FIG. 12 is a flowchart showing the spindle rotational speed change sequence in the disk drive of embodiment 4. The sequence shown in FIG. 12 can be employed either when the spindle rotational speed is reduced (for example, in a transition from operations at the normal rotational speed to low-rpm operations), or when the spindle rotational speed is increased (for example, in a transition from low-rpm operations to operations at the normal rotational speed).

When normal-rotational-speed operations are terminated in step S41 in accordance with a notification of a change of the spindle rotational speed, and the spindle rotational speed change sequence begins, first, the withdrawal control means in the CPU 40 performs an unloading of the head/slider 4 in step S42. This unloading may be either unloading by velocity-controlled driving or unloading by forced driving.

Next, in step S43, the rotational speed change control means in the CPU 40 causes the change of the spindle rotational speed to be performed by the spindle motor controller. The rotational speed of the spindle motor thereby changes from the first rotational speed toward the second rotational speed.

Next, in step S44, the CPU 40 detects the rotational speed of the spindle motor by means of the rotational speed detecting circuit 21; in step S45, the decision means in the CPU 40 decides whether or not the detected rotational speed is within the tolerance range in relation to the second rotational speed, and returns to step S44 if the detected rotational speed has not been changed normally and is outside the tolerance range. The loop comprising steps S44 and S45 is accordingly repeated until it is confirmed that the rotational speed of the spindle motor has been changed normally.

If, in step S45, it is confirmed that the rotational speed of the spindle motor has been changed normally and the spindle rotational speed is within the tolerance range, then in step S46, the entry control means in the CPU 40 causes loading of the head/slider 4 to be performed. The spindle rotational speed change sequence is completed in step S47, when the loading of the head/slider 4 ends, and a transition is made, for example, to low-rpm operations.

Thus according to embodiment 4, when the spindle rotational speed is changed, accidental landings due to abnormalities of the spindle motor when the rotational speed is changed can be prevented by unloading the head/slider 4 before performing the change of the spindle rotational speed, and confirming that the spindle rotational speed has stabilized at the new rotational speed setting before loading the head/slider 4 again.

The head mechanism controller in embodiment 4 above can also be employed in CSS-type disk drives.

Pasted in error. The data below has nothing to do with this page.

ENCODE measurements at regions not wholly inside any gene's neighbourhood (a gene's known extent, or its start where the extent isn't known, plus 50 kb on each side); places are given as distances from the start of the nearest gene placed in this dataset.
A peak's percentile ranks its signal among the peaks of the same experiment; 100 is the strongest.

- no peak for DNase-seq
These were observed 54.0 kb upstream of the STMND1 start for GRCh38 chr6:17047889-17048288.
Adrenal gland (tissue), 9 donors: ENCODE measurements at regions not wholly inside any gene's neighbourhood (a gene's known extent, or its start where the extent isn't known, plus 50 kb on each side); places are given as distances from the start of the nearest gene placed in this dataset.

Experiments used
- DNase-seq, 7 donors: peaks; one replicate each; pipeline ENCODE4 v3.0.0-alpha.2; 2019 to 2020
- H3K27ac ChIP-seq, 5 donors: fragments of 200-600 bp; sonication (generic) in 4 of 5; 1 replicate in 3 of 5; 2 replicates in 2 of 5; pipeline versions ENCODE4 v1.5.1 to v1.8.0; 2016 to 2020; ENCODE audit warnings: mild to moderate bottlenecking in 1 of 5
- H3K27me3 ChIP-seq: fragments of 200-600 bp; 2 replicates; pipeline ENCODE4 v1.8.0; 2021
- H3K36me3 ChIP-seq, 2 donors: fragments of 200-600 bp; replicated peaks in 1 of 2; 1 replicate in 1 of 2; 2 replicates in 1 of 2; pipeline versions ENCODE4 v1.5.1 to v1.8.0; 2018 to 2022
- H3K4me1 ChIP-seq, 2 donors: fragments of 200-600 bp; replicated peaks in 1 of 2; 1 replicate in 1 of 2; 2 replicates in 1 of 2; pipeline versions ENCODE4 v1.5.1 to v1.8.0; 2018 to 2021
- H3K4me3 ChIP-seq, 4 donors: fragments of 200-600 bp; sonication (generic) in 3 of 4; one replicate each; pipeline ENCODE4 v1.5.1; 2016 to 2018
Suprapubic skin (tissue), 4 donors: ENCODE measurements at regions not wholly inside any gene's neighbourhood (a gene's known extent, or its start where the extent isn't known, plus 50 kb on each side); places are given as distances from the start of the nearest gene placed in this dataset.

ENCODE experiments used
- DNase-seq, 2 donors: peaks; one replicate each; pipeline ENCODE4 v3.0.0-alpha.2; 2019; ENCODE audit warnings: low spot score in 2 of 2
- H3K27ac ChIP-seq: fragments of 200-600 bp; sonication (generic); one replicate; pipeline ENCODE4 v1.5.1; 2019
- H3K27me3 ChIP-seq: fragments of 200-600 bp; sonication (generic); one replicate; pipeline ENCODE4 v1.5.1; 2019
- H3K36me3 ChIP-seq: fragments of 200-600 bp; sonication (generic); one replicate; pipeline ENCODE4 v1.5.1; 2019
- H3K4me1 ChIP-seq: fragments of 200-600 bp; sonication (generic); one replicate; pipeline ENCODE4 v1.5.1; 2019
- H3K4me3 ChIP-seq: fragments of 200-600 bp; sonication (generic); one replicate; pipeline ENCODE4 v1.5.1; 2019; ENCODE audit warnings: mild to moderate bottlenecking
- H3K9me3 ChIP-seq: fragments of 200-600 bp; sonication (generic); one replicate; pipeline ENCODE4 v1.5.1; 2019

Embodiment 5

FIG. 13 is a drawing showing the configuration of the disk drive of embodiment 5 of the present invention. The disk drive shown in FIG. 13 has a disk 1, a spindle motor, an actuator 3, a head/slider 4, a VCM coil 5, a ramp 6, a crash stop 7, a CPU 50, a spindle driver 11, a VCM driver 12, a supervisory timer 51, a timer resetting circuit 52, and a withdrawal control auxiliary circuit 53. Elements in FIG. 13 that are the same as in FIG. 1 have the same reference numerals.

The supervisory timer 51 has a counter circuit 51 a that increments, for example, at fixed time intervals, is reset by a reset pulse Pr, and upon overflowing, outputs a time-up signal Tu at the “H” level. This counter 51 a is, for example, a 16-bit counter circuit having a 1-bit overflow bit 51 b, as shown in FIG. 13. The bit value of the overflow bit 51 b becomes the time-up signal Tu. When the counter circuit 51 a overflows, the overflow bit 51 b changes from “0” to “1” (from the “L” level to the “H” level). The timer resetting circuit 52 outputs a reset pulse Pr each time the disk 1 makes a predetermined number of rotations, and has, for example, a circuit that detects one rotation of the disk 1, a counter circuit that increments each time one rotation of the disk 1 is detected, and a circuit that outputs the reset pulse Pr when the counter output reaches a predetermined value, also resetting the counter circuit. The withdrawal control auxiliary circuit 53 has, for example, a transistor 53 a that turns on when the time-up signal Tu is at the “H” level. The time-up signal Tu is input to the base terminal of transistor 53 a, the emitter terminal of transistor 53 a is grounded, and the collector terminal is connected to the Su terminal of the VCM driver 12. The VCM driver 12 performs an unloading of the head/slider 4 when the Su terminal is grounded.

The CPU 50, supervisory timer 51, timer resetting circuit 52, and withdrawal control auxiliary circuit 53 constitute a head mechanism controller that controls the load/unload mechanism through the VCM driver 12. The CPU 50 also constitutes a spindle motor controller that controls the spindle motor through the spindle driver 11. The CPU 50 has an entry/withdrawal control means, belonging to the head mechanism controller, for causing loading/unloading to be performed, and a rotation control means, belonging to the spindle motor controller, for causing the spindle motor to be driven. These means are based on program code stored in the CPU 50.

Accidental landings are apt to occur if, due to program-code misbehavior or the like in the CPU 50, the above program-code-based entry/withdrawal control means and rotation control means fail to operate normally, and stop the spindle motor even though the head/slider 4 is positioned over the disk 1; or if the withdrawal means in embodiment 3 or 4 above does not operate normally.